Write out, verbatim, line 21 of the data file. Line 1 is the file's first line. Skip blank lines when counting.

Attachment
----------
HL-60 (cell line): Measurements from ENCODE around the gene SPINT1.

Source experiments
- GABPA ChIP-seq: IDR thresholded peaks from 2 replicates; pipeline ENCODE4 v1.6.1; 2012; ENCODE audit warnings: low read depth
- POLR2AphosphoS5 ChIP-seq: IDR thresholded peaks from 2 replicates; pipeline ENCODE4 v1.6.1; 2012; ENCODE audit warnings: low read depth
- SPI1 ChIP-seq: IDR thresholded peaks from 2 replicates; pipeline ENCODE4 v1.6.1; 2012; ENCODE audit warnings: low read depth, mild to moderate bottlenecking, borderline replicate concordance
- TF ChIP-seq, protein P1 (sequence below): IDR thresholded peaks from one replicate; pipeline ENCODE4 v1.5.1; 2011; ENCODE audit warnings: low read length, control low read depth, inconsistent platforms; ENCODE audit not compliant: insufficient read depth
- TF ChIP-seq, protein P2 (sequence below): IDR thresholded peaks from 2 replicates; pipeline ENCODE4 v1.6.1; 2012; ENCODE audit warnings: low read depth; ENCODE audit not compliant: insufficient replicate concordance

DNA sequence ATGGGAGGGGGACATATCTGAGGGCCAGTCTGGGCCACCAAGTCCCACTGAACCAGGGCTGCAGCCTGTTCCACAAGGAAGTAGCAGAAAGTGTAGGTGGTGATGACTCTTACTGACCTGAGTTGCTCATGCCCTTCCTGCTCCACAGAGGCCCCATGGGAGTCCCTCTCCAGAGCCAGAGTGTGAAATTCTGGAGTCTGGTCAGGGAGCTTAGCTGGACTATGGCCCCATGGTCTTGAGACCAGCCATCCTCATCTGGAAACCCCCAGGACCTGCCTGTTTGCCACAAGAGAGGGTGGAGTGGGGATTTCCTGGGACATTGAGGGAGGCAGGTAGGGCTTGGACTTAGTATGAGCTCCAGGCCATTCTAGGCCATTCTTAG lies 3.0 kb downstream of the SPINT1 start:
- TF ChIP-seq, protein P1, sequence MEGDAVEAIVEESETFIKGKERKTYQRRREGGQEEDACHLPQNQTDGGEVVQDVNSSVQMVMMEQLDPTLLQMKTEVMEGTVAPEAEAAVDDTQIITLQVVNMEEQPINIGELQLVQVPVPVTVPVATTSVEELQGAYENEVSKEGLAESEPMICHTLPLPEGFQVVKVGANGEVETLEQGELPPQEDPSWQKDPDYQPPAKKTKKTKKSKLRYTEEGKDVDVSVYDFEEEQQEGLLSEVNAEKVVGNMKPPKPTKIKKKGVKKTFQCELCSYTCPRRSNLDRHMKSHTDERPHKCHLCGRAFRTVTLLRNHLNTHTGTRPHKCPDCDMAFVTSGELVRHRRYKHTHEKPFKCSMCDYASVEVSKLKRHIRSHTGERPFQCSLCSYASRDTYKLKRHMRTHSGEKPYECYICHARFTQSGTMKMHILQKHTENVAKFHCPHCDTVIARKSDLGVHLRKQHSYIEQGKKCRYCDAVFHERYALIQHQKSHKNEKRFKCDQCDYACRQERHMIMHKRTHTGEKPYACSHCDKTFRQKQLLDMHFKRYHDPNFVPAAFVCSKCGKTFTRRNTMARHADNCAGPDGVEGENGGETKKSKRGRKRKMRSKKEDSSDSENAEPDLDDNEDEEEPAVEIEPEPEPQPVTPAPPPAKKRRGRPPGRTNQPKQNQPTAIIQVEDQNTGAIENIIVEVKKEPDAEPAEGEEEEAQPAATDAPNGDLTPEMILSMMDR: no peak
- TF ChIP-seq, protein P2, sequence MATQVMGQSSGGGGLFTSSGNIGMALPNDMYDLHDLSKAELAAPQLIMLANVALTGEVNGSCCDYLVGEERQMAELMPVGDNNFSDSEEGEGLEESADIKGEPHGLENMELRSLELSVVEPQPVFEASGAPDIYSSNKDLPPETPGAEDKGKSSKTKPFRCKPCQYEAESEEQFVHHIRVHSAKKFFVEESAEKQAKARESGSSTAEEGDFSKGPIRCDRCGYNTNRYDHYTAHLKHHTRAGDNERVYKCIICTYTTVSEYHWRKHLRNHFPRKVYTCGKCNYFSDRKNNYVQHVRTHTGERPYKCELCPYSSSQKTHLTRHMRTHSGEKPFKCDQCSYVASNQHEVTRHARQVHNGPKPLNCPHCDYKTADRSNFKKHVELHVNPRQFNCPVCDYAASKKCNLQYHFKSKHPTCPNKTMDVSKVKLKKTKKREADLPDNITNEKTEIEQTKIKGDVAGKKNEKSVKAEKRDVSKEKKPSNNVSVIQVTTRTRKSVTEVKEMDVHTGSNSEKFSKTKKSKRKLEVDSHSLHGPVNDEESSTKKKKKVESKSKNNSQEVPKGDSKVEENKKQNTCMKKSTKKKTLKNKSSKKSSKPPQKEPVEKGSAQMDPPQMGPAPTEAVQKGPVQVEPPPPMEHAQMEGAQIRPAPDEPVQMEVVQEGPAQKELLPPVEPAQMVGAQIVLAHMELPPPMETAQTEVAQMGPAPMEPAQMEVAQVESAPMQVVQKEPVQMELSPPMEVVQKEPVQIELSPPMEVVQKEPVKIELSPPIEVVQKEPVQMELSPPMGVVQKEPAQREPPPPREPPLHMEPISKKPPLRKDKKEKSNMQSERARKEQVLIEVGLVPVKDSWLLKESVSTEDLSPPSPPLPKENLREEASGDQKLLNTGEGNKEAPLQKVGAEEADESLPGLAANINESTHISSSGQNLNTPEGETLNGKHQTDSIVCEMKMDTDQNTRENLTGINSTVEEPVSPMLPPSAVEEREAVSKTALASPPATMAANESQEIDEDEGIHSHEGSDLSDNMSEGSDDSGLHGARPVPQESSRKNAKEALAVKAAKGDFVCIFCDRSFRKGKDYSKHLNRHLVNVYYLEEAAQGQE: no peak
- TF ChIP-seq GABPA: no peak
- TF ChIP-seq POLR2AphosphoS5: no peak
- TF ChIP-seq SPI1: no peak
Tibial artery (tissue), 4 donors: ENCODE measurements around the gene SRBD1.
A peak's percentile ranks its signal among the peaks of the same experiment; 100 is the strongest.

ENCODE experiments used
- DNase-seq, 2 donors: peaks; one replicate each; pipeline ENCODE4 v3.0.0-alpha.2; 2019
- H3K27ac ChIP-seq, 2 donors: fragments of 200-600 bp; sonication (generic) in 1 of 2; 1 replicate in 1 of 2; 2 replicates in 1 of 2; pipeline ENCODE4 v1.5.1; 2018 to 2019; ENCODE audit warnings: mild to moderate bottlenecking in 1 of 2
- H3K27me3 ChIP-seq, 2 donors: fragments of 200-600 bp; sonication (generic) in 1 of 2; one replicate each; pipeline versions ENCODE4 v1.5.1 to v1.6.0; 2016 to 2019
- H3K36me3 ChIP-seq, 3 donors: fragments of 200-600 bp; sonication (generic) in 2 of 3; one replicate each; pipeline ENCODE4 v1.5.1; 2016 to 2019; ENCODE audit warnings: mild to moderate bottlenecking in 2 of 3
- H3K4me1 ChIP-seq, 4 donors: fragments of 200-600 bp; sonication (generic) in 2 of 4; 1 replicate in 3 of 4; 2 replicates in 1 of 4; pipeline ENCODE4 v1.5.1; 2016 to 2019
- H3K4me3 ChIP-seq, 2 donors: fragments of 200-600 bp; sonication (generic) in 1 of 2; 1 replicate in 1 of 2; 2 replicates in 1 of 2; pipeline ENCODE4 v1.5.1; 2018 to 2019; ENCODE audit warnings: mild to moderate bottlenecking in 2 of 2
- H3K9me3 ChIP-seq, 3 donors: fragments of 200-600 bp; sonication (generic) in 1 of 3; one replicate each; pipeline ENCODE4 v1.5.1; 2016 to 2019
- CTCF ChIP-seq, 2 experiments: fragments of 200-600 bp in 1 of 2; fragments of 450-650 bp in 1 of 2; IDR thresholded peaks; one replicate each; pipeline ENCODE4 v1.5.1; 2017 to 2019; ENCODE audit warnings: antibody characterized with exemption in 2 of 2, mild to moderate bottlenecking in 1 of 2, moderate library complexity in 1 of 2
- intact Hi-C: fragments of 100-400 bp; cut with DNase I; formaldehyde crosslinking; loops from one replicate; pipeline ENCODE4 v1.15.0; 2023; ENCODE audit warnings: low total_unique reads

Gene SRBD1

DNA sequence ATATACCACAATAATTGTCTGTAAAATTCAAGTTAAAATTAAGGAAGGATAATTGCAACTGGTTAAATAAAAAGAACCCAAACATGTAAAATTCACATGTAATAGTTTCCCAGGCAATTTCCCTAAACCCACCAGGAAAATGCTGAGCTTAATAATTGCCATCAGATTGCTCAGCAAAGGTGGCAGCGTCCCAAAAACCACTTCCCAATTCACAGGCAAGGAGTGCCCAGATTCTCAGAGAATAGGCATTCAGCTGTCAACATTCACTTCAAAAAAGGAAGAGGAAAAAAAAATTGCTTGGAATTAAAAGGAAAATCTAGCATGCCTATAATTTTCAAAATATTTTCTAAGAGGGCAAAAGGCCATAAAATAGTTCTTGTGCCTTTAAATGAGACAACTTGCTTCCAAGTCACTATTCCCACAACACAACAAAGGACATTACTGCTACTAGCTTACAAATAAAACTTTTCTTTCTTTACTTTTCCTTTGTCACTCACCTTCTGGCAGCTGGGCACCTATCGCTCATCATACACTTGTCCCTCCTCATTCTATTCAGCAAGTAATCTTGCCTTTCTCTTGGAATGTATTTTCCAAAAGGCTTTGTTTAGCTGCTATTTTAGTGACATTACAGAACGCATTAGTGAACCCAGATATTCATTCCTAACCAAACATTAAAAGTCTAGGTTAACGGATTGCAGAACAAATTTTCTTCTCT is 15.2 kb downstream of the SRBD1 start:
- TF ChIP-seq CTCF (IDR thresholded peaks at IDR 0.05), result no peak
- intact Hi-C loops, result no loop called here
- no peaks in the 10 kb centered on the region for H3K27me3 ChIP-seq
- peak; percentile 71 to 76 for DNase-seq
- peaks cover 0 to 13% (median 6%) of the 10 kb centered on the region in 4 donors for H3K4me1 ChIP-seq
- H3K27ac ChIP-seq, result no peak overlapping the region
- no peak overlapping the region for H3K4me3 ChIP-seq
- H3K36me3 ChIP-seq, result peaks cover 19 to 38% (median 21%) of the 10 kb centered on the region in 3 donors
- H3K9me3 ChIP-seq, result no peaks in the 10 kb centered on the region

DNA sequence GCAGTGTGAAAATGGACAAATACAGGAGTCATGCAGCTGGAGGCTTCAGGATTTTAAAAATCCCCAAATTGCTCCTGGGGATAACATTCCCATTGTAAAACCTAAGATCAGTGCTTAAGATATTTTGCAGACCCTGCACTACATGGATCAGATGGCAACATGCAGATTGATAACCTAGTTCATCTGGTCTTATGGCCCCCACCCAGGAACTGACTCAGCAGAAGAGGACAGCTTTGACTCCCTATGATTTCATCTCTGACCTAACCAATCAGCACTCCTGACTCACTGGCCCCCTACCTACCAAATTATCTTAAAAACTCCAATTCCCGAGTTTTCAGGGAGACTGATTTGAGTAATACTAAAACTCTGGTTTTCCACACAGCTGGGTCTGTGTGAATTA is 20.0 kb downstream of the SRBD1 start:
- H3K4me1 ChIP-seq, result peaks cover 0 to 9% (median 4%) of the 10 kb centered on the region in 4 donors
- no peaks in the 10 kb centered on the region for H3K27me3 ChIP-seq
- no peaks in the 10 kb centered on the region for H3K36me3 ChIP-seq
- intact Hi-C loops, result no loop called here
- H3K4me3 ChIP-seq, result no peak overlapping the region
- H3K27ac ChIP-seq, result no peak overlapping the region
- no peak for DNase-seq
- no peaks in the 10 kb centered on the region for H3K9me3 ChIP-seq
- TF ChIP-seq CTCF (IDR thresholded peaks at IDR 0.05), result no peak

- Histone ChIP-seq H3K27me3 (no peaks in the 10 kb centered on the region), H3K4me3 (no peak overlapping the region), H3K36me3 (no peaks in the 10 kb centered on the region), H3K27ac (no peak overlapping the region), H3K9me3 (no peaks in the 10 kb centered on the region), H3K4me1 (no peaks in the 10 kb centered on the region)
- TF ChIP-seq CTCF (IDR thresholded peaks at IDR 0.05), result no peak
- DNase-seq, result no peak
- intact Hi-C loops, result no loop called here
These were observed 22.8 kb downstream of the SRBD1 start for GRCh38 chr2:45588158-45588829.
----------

- H3K4me1 ChIP-seq, 4 donors: fragments of 200-600 bp; sonication (generic) in 2 of 4; 1 replicate in 3 of 4; 2 replicates in 1 of 4; pipeline ENCODE4 v1.5.1; 2016 to 2019